That’s when Dirty Biter burst through the roof hatch and put on his fiercest growl. A five-year-old small brown dog with a twisted front tooth that gave him a reputation for mean-ness which he never had – just the gnarled tooth and a habit of hanging out downtown begging for restaurant scraps -- owned, more or less, by Suzy and Bobby Racanello, but truly a “town dog” in the old sense of it -- Dirty Biter was coming to make a difference in this drama. LaConner was his town, and damned if Keith Brown would blow it up. So he snarled.
“How the hell did he get up here?” Keith said. “Go on, git!”
Dirty Biter advanced, seizing Keith’s pant leg with ferocious growls. Keith began to lose his balance. Lane shot at him and hit his hand. Keith dropped the bomb, fell to his knees, screaming, “You will not win. The truth is here. I cannot die today.”
Jimmy stood there like an idiot for long seconds, but he realized what he must do. He picked up the device, found the digital display, and pulled out the wires. Then he walked over to the water side of the roof and swung the package wide and wider, letting it go – it sailed out forty feet into mid-channel, splashing, floating, Jimmy staring at it, not hearing the cry from down below “Jimmy get back, get back, come down the hatch.”
Dirty Biter kept growling at Keith, the blood flowed from his hand.
Then it was all a confusion. Keith was shortly disarmed and subdued, with some difficulty, getting him down the hatch, gone limp, to safety, handcuffed, into the police car, and Larry drove him off, at least to around the corner and a few blocks away to catch his breath and get a handle on things.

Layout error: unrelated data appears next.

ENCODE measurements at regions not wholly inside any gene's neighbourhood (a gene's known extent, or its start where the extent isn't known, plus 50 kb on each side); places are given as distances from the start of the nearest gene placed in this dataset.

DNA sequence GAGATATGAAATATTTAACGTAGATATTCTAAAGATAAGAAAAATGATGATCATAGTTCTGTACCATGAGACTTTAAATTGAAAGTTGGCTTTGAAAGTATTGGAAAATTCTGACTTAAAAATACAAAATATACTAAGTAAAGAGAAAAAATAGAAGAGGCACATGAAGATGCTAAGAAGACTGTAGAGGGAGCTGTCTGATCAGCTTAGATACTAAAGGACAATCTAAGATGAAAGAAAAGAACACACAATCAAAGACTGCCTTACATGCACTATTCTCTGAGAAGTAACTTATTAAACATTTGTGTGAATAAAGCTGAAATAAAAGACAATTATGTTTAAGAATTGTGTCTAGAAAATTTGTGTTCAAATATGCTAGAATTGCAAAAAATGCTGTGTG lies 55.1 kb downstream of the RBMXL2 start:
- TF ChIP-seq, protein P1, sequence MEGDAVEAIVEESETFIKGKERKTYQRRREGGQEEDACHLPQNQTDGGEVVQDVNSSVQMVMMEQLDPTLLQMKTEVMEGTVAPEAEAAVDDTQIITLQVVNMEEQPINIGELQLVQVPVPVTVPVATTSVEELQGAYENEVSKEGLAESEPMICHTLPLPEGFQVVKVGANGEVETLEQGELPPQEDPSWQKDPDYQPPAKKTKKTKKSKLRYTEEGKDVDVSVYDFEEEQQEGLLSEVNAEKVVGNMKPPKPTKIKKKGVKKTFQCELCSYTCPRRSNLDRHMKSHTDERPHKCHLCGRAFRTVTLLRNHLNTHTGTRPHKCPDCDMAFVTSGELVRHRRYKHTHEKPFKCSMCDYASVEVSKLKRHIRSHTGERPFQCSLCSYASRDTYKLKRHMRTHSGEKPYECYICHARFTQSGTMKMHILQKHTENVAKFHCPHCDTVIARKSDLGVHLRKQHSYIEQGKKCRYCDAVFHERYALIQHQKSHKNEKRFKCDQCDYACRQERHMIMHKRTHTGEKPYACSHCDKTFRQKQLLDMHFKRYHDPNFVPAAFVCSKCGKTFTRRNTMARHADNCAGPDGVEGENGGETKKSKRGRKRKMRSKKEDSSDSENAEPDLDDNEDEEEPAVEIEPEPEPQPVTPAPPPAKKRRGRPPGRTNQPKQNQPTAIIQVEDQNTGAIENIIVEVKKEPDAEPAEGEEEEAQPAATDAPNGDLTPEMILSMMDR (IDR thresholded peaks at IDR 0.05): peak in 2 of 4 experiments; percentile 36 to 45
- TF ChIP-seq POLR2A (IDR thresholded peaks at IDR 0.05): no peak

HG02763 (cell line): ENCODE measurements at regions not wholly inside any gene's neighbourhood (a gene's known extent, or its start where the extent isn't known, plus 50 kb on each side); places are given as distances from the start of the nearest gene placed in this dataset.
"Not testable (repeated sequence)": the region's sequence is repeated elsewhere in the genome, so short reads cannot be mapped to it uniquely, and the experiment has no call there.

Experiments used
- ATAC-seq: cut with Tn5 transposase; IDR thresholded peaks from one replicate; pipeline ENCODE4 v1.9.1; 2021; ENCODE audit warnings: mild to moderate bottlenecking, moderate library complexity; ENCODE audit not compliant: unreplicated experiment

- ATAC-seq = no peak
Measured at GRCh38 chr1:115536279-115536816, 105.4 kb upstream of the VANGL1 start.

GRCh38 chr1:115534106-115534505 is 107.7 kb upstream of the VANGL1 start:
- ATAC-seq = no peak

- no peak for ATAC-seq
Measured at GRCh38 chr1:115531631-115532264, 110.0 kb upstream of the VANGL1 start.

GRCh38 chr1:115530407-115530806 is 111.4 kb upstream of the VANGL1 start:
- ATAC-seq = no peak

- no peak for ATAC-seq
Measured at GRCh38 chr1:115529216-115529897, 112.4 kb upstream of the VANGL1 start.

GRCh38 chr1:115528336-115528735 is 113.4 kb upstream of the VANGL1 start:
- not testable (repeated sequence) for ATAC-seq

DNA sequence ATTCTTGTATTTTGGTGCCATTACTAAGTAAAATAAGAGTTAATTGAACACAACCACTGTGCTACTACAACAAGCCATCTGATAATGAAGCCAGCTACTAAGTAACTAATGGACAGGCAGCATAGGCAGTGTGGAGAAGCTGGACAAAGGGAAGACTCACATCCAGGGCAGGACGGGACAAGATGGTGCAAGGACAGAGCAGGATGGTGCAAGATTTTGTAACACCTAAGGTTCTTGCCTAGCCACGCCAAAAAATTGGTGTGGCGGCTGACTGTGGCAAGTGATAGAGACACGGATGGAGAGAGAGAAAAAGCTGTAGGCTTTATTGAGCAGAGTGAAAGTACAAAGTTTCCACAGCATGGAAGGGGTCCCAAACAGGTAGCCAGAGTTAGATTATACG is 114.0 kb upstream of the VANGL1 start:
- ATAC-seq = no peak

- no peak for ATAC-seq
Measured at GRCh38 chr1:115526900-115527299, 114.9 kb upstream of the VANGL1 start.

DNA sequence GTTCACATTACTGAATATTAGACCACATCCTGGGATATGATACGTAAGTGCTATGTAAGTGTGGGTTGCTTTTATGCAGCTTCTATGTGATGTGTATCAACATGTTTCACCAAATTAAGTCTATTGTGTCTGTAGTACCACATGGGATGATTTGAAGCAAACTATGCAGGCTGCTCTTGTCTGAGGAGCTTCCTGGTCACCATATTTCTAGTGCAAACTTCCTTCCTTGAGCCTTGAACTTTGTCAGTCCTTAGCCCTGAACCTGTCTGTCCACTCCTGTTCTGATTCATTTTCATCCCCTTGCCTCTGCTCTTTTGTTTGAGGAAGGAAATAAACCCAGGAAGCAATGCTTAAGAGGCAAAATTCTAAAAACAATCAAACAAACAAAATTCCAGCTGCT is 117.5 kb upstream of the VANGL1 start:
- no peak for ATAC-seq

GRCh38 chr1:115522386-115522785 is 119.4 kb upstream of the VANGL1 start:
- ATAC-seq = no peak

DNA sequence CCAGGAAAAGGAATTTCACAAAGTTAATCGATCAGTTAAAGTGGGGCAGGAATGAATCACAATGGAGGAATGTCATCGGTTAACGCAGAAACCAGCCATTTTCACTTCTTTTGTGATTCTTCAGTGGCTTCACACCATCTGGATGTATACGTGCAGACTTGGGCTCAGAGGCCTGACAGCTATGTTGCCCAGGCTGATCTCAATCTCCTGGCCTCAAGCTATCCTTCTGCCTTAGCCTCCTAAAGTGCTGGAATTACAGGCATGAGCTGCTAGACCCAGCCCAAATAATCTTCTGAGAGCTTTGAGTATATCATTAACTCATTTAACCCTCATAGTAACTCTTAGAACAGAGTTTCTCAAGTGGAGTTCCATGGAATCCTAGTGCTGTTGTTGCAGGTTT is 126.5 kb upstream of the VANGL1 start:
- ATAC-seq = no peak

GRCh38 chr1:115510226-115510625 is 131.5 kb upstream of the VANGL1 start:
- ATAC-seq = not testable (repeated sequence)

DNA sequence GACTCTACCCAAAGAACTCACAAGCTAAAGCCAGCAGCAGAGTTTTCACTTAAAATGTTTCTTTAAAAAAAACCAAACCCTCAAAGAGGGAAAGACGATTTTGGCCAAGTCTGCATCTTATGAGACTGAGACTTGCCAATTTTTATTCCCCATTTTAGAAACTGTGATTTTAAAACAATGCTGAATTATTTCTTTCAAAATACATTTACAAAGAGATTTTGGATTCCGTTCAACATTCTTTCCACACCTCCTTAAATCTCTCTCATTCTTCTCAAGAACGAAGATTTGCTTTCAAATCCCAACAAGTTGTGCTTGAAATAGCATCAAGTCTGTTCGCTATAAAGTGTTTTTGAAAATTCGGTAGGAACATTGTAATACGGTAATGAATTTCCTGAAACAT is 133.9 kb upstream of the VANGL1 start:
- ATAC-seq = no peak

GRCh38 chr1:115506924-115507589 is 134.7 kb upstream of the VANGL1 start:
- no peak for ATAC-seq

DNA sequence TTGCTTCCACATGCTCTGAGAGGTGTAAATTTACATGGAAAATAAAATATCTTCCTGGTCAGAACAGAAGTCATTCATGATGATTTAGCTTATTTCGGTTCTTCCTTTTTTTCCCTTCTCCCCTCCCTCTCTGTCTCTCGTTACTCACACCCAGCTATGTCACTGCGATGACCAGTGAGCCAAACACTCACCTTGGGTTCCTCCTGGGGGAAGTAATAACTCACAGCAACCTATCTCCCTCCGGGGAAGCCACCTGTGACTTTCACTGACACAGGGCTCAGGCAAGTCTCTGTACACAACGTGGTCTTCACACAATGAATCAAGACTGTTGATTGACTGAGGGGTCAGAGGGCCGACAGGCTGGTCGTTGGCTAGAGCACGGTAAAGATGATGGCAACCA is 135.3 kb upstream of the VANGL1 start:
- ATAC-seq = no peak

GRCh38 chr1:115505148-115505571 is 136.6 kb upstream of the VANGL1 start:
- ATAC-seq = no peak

Keith held a rag in his handcuffed wounded hand, bleeding slowly, moaning, “I’m very tired.”
Larry turned around to the back seat. “Keith, you’re going to jail for a long time now. Nobody made you do this. You can talk like you’re crazy all you want, but when you try to hurt people in this town, that’s it with me.”
“No one believes me. I only wanted to save her. She really is…she really is in a lot of danger. I’m not lying. Go out to Fishtown.”
“Keith, it’s over.”
“I mean it. Go out to Fishtown. There’s things you don’t know. Go out to the river.”
“Be quiet now.”
“I’m really tired. I just want it to be better.”
Jimmy stood on the roof scratching Dirty Biter’s head. “You’re the hero, You’re the champion dog now. Someday they’ll put up a statue of you” Hitch and Jellybean clambered up through the hatch. “I figured Dirty Biter was the trick to all this, so me and Jellybean coaxed him over, then I put his front paws on the hatch and he got up by himself. I guess that worked – me and Jellybean.”
“But Jimmy, you’re the hero, you stayed up there,” Jellybean said.
“I don’t know. At least we ain’t dead.”
Lane crept away from the bushes, around to the front and casually entered his parked car and drove off. Don Coyote stood up, revealed himself for first time in memory to the crowd below and gave a howl. They thought it was him that shot, but he would never tell anything yes or no.